As the morning drew on the weather continued to deteriorate, that was my call to change tactics and search for other targets. As I previously mentioned I'd not seen a Little Owl here so far this year. The two active sites that use to be so reliable have both been effected, a blown down nest tree at the first site and Stock Doves moving in and evicting the owls at the second site. However, there was some hope as during Fridays visit with Col I did hear a Little Owl calling from the other side of the river, so I knew they were still here but where? It proved to be a fruitless exercise as my usual tactic of moving slowly around the site and scanning every lowdown post and likely roosting spot offered nothing, the high winds and driving rain didn't help.

I was now in the mood for more Little Owl hunting, something I hadn't really dedicated any time to for what seemed to be such a long time. Therefore, that is what I decided to do for the rest of my time out. I left the river location and drove out into the countryside where there were a few sites I knew of which would offer the owls some shelter, and maybe some sightings?

The first site I visited, an old farmhouse offered an owl almost straight away, all I had to do was park up on the sheltered side and scan all the likely nook and crannies where an owl would perch, and there it was sitting on an old rafter. 

Just down the road my second sighting took a while longer to materialise, but again an owl was seen and photographed perched in a crevice on the sheltered side of the nest tree.

The third and final owl was seen at another known site where they frequent a group of old brick building, this was my closest view of the day albeit it only lasted a few seconds!

So that is a catch up of where I am up to, the forecast for later today (Sunday) and tomorrow is still not that good, but given half a chance and a break in the weather I will be out to see what other goodies can be located.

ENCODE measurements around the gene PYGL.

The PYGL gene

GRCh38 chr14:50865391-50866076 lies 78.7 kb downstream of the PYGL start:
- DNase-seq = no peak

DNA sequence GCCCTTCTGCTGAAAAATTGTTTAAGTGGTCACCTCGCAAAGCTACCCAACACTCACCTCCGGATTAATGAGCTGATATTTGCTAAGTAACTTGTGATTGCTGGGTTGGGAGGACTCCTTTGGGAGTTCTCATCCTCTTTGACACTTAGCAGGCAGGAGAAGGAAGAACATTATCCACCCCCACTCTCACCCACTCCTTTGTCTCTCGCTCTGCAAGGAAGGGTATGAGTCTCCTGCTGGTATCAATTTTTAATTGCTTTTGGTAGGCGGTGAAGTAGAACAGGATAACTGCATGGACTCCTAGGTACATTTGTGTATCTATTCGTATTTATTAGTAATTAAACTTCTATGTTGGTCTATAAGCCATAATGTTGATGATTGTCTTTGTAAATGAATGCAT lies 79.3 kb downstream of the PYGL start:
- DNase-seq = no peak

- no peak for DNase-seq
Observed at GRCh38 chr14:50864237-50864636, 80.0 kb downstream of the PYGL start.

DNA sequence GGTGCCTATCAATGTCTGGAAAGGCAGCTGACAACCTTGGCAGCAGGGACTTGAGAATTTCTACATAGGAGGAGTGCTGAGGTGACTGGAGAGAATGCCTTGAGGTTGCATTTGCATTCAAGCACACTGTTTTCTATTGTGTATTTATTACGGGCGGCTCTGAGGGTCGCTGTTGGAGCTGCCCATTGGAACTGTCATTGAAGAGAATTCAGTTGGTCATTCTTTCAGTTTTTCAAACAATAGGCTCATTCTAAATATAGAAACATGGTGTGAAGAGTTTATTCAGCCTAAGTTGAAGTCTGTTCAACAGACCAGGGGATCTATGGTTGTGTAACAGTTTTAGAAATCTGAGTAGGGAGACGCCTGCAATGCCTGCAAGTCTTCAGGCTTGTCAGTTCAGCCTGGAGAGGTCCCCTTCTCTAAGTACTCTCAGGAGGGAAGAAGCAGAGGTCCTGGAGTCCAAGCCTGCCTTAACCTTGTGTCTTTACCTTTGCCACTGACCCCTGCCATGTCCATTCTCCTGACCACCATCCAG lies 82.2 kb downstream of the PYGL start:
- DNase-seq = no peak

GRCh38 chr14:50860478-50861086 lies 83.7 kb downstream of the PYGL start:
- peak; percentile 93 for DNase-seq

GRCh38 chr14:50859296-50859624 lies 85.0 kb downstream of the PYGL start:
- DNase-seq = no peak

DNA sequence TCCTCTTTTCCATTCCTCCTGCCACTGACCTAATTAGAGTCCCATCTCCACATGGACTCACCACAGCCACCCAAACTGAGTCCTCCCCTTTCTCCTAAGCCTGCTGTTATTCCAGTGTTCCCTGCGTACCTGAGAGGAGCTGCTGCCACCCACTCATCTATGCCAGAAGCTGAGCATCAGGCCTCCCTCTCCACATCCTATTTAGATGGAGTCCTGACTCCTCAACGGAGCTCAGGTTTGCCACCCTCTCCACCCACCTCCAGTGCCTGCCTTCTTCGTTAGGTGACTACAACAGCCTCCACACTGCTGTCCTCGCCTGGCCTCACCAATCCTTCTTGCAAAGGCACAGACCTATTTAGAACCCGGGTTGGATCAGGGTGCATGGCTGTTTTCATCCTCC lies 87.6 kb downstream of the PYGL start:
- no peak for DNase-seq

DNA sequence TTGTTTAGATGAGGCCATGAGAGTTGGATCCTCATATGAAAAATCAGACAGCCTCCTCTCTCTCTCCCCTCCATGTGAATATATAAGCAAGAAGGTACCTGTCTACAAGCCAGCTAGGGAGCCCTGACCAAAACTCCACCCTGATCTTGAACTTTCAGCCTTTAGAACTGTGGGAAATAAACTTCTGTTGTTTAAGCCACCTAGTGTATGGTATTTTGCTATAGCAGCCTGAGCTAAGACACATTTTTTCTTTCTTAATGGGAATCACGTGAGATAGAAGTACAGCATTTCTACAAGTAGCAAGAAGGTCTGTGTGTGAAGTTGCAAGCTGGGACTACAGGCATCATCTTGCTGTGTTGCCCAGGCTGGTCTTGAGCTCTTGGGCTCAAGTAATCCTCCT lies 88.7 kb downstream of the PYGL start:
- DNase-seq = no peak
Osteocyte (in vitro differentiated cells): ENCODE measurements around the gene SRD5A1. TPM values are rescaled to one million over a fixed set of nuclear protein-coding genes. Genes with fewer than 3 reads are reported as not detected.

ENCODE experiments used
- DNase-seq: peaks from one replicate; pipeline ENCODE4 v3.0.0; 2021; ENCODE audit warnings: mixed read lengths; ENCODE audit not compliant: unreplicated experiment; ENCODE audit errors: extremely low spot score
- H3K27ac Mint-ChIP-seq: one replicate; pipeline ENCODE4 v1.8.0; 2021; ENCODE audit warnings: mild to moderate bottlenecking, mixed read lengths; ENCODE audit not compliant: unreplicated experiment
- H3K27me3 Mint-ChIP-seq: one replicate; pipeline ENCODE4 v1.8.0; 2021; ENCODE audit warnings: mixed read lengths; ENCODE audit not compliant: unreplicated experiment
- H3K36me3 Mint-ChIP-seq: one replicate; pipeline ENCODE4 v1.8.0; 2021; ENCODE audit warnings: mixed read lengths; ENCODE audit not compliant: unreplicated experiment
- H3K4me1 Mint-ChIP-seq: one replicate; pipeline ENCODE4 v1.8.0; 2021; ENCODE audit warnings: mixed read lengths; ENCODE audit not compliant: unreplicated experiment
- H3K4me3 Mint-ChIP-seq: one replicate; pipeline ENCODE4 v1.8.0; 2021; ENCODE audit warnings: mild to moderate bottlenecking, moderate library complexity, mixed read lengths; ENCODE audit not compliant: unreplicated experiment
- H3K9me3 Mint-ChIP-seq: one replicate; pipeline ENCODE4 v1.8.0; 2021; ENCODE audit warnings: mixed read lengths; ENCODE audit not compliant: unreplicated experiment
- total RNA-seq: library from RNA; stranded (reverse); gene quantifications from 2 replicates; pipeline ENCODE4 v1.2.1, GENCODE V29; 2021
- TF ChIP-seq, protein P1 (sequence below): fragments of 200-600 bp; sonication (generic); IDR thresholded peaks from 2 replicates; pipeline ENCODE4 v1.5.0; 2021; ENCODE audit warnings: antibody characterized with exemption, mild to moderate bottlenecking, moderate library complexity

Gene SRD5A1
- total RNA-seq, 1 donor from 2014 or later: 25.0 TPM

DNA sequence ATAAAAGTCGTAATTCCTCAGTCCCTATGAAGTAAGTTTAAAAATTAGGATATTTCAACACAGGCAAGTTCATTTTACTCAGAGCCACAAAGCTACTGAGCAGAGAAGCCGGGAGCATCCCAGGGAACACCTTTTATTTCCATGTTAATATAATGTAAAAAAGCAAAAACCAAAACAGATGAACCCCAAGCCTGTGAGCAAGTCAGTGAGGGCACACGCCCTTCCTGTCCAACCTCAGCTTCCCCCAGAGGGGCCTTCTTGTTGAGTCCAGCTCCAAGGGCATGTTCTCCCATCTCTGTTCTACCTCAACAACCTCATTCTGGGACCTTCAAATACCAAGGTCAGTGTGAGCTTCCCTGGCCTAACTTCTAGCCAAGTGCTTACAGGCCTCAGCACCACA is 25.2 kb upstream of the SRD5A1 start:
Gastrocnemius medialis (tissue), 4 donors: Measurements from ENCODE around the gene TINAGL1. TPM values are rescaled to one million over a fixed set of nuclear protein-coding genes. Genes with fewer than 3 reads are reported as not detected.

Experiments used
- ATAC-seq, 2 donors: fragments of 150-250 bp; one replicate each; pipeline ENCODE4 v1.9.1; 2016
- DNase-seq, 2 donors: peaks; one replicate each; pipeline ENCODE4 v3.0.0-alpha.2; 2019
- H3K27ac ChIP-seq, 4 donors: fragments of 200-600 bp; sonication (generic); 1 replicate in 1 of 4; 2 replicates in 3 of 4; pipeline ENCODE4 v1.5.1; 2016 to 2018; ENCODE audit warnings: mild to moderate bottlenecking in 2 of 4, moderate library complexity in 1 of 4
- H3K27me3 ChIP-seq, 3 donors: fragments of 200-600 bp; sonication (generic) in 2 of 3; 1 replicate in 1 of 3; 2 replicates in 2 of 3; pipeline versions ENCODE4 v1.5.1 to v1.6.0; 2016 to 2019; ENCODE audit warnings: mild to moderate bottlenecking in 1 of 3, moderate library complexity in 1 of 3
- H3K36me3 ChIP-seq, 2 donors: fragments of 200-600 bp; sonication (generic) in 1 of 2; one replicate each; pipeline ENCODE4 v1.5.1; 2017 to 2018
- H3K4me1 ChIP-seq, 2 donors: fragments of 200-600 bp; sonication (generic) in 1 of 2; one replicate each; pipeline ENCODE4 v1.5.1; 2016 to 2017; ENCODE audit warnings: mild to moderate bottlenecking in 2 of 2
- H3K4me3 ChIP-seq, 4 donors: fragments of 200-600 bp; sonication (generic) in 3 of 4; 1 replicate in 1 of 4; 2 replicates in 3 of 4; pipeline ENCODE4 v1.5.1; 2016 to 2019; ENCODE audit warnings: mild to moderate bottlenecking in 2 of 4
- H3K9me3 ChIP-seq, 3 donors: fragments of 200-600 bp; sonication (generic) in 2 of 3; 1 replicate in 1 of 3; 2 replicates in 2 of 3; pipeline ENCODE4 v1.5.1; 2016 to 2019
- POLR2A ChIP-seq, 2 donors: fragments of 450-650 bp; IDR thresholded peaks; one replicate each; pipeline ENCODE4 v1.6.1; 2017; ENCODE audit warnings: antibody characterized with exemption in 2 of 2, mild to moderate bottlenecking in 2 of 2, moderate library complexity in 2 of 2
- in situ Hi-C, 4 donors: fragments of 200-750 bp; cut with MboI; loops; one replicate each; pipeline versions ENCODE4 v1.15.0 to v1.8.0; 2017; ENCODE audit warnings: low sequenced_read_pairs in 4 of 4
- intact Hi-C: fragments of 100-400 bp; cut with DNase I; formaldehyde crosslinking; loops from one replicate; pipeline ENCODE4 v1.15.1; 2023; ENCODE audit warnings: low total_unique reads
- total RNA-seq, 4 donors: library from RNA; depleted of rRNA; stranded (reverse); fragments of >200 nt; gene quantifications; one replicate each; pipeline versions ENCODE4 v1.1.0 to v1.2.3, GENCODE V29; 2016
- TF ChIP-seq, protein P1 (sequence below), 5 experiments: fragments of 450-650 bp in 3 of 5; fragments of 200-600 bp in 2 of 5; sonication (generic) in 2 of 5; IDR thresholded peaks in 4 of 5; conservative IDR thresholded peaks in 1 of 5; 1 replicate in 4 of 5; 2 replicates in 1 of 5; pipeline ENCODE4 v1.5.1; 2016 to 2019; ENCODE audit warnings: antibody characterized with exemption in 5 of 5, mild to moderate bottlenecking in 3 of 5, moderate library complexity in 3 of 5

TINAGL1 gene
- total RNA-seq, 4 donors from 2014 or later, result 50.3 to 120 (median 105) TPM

Thanks for stopping by, hopefully catch up again soon ............

Tuesday, 22 March 2016

Full frame Rail.......

During the last few visits down to my local river I have been chancing upon a few bird species of note. The main target has been the Kingfishers (see previous posts), it can take quite sometime for these little blue gems to show, if they show at all? Consequently when parked up for hours on end other species do come along and sometimes can show quite well, or not!

A week or so ago I spotted a Water Rail sneaking along in the reedy fringes that boarder the shallow part of the river. This was my first ever sighting of this species down here after eight years of visiting. OK Water Rails are not that uncommon but to have one show here on my part of the river was really quite unusual and a very notable sighting as far as I am concerned. 

On my next visit on Saturday morning (with Col Green) the Water Rail was again seen, it was in the exact same location as it had been during my previous sighting, under a large reed raft and only occasionally venturing to the waters edge where it could been clearly seen. Yes I did manage a couple of distant shots of it (with Col's camera) as it scurried between the patches of dense vegetation. The resultant images were OK but I thought I could do better so a return on Sunday morning was planned.

On the Sunday morning I ignored, the Kingfishers, the newly arrived Little Egret, the pair of Grey Wagtails and the Green Sandpipers, this morning was going to be dedicated to the Water Rail. Now Water Rails are notably cautious and secretive creatures which makes watching them a challenge. For this reason driving slowly up and down the rivers edge (as I usually do) wasn't the tactic for today, instead I parked up opposite the weed raft where I'd seen it on two previous occasions and waited. 

After only 20 minutes the bird was seen as it dashed from one side of the shallow river to the other, the problem was it was 20 metres downstream! Then within seconds it emerged again and bolted straight into the weed raft opposite me, this is when the waiting game really started. For the next hour the bird was occasionally seen, it would come to the edge of the dense undergrowth, over turn a couple of damp leaves, feed avidly on what it had revealed and then disappear. In all that time I didn't manage any images that would be deemed "keepers"  the bird was either too fast or there was obstacles blocking the view.